ASIDE FROM her award-winning fiction and poetry – her first book of poetry, self-published when she was 21, won Canada’s E.J. Pratt Medal; she has since won Canada’s Giller Prize and Governor-General’s Award and the United Kingdom’s Booker Prize among other numerous awards – Atwood has published several volumes of essays and nonfiction. Survival: A Thematic Guide to Canadian Literature is widely considered a seminal work, establishing a defined connection between Canadian identity and the development of an indigenous Canadian literature. Canada features prominently in much of her work, both as a location and as a distinct character with a narrative function of its own. This is evident from her earliest work, like 1972’s Surfacing, a psychological portrait of a woman negotiating an emotional precipice. The book is set primarily in the Canadian wilds, which adds to both atmosphere and psychological suspense.
Given this, it is perhaps a bit surprising that Atwood’s “dystopian” works – The Year of the Flood, Oryx & Crake, The Handmaid’s Tale – are all set in a very identifiable US. “Not only that, it’s also set in Cambridge, Massachusetts. Cambridge was one of the first towns founded by the Puritans,” she explains. “One is usually told that the Puritans went to America in search of religious freedom... but it’s not true.”
Really? “No, they went to America to set up their own theocracy, which allowed religious freedom to themselves, but not to anyone else.”
This fact, she says, lends a realistic prospect to her speculative incursions into the future. “The ‘what if’ novels are also sometimes ‘how to’ novels,” she notes. The historical traditions of the US, she argues, make the possible path toward totalitarianism more plausible.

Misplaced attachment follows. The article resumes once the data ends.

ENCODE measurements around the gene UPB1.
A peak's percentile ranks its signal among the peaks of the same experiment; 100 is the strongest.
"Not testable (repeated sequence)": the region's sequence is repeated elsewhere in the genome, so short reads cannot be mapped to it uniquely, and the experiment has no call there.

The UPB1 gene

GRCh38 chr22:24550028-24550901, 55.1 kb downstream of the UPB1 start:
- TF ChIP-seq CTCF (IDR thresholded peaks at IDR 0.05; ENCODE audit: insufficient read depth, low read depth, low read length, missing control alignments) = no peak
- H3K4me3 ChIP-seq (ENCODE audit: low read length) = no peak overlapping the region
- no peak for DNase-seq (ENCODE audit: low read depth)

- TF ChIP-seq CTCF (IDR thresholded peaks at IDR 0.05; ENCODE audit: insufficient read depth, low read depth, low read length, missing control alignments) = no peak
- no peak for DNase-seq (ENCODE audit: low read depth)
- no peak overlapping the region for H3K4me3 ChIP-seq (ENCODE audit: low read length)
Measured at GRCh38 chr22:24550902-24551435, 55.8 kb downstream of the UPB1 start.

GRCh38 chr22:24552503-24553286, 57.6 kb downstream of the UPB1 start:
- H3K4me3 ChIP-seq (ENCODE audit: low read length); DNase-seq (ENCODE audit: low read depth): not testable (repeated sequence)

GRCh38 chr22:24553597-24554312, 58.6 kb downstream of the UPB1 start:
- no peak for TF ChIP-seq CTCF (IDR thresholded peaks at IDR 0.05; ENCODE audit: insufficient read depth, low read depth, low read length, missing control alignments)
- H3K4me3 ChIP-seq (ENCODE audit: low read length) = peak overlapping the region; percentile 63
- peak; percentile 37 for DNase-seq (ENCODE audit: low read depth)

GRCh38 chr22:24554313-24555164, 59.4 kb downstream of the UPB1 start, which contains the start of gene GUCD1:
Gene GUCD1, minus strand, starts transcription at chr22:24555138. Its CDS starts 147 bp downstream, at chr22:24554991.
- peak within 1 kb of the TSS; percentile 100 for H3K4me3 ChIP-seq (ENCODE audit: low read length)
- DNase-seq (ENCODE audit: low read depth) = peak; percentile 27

The Handmaid’s Tale answers the ‘how to’ question. If you were going to set up a totalitarian state in the United States, you wouldn’t do it by saying, ‘Hi, I’m Bob the Communist. Let’s all be communists!’ Nobody will support you. You might, on the other hand, say, ‘This is a liberal democracy, but in order to protect our liberal democracy, we have to have a totalitarian police state.’”
Certain values must be given up?
“Yeah, and we’ve just seen this happen when the towers went down, everybody just rolled over in the most astonishing way.”
She acknowledges that there has been some push back from these limits,but the potential for the erosion of personal freedoms has been madeclear. “So we don’t actually know how it’s going to go, but that’s whyit’s not Canada. When The Handmaid’s Tale was published, the Britishsaid, ‘Jolly good.’ The Canadians in their nervous way said, ‘It couldhappen here,’ and in the United States they said, ‘How long have wegot?’ And I now can tell them the answer to that.”
Despite all this, Atwood insists that she is not a pessimist. “No, no,of course not, not at all. Pessimistic people don’t write books. Thebooks may be pessimistic in their content, but simply to write a bookis an optimistic act.”
How so?
“Well, first of all you believe that you are going to finish it.Second, that you’re going to get it published. Third, you believe thatsomeone’s going to read it. Fourth, you believe that the reader willlike it. How optimistic can you be?”